Sheryl Crow isn't letting a brain tumor interrupt her nationwide tour.
The 50-year-old revealed she has a fairly common type of non-cancerous tumor called a meningioma.
"These are almost always benign tumors and they rarely ever progress to anything beyond that," says Dr. Warren Selman.
Meningiomas grow from the tissue covering the brain. They are not in the brain itself.
Crow says she discovered the tumor last fall when memory problems prompted her to get a brain scan. But that may just be a coincidence. "Personally I think it's unlikely the meningioma caused the memory loss especially if they are just observing it at this point because usually that's associated with a larger tumor."
Meningiomas account for a third of all primary brain tumors. They are twice as common in women, and usually occur in adults in their 40's and 50's.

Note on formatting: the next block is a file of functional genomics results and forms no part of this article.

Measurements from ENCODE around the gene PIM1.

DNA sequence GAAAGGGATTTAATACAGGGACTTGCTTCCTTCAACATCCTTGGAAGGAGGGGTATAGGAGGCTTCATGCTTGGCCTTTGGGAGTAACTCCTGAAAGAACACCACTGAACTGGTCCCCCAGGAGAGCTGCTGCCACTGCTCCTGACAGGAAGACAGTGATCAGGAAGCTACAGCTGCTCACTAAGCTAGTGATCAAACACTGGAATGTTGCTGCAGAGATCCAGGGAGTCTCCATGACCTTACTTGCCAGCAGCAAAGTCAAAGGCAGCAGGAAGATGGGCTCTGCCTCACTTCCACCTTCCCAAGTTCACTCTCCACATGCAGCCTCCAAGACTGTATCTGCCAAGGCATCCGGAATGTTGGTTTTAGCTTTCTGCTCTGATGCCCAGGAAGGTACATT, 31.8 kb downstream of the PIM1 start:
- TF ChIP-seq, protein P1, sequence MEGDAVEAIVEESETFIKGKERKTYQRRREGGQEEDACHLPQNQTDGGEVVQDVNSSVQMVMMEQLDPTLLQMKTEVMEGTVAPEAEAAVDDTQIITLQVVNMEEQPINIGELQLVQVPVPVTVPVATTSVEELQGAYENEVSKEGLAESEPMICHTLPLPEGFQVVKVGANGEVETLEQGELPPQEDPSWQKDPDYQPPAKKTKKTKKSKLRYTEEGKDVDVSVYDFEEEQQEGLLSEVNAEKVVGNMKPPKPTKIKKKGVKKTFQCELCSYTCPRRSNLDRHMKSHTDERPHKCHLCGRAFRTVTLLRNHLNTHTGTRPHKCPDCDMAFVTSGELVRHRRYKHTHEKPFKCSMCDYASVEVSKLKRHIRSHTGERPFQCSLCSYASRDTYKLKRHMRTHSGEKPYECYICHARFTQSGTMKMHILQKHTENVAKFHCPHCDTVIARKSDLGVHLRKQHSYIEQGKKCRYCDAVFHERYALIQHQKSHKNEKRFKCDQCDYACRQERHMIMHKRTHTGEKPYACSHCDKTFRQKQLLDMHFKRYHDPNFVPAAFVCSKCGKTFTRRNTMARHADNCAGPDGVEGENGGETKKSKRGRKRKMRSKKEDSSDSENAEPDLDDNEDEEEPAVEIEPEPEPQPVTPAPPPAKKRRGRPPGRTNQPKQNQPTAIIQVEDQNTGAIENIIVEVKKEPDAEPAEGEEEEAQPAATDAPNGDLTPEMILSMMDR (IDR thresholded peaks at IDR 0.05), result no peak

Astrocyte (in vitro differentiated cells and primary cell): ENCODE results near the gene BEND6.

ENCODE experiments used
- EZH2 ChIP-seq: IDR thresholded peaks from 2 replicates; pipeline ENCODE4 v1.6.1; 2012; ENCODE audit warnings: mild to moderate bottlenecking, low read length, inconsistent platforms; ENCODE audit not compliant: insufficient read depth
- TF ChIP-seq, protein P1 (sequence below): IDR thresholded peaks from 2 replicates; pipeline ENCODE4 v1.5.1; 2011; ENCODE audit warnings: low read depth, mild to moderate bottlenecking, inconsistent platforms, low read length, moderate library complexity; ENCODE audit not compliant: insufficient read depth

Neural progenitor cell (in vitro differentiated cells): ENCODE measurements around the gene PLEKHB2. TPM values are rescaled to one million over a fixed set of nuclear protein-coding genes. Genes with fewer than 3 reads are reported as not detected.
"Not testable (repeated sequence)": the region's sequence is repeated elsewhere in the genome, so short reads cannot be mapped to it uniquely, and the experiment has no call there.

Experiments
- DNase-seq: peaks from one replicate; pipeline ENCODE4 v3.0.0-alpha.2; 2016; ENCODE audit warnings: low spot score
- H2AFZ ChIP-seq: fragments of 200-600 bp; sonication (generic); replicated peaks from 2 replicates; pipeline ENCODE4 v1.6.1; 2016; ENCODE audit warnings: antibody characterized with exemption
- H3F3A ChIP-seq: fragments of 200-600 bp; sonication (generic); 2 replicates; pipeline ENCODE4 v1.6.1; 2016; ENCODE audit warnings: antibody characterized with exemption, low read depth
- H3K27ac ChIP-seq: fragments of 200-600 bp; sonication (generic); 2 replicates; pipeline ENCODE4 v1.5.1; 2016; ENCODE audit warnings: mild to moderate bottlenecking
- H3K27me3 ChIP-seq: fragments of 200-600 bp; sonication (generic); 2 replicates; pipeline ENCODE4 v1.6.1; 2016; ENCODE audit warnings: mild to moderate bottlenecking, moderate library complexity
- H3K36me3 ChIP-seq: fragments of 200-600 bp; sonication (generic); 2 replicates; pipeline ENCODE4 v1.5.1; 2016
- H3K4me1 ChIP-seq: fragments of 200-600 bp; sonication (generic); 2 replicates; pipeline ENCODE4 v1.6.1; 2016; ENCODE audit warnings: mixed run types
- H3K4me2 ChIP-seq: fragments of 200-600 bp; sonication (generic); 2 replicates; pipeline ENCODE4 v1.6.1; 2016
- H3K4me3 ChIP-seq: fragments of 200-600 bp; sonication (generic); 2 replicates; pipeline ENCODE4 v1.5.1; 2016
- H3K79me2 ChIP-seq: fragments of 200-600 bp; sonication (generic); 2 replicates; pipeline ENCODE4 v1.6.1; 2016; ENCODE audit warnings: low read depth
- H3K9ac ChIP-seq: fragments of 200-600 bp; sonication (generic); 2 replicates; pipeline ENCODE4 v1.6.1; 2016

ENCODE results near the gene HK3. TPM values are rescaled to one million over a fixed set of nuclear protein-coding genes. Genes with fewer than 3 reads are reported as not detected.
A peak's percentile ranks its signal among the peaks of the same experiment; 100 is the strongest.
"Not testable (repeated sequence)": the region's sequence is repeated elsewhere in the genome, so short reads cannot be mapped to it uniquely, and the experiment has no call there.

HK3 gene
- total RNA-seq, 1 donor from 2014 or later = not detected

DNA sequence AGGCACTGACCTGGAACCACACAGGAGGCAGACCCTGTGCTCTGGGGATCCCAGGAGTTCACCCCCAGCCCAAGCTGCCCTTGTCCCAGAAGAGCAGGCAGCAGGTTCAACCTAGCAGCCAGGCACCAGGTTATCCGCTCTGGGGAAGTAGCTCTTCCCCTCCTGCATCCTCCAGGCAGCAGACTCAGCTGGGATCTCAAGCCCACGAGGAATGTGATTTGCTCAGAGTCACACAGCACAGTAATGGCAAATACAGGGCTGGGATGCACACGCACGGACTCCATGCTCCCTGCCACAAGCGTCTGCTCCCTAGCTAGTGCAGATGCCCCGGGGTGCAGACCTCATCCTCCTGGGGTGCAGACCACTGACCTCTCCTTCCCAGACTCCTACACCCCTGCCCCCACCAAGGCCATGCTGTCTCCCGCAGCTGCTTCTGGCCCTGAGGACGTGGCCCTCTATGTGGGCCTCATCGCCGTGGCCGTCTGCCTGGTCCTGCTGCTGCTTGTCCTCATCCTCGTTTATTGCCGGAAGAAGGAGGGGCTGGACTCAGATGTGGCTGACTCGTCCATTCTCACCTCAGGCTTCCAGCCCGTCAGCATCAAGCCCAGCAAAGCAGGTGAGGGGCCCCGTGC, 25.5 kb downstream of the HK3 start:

In the rare cases they do get big, meningiomas can cause symptoms like headaches and seizures. That's when doctors consider removing them.
Crow -- who is a breast cancer survivor -- is expected to undergo periodic brain scans to monitor her tumor.
"When anybody hears the word brain tumor obviously you're going to be concerned but if you have to have a brain tumor this is clearly one of the ones to have."
The Grammy-winning singer says she's happy and healthy and working on her new record.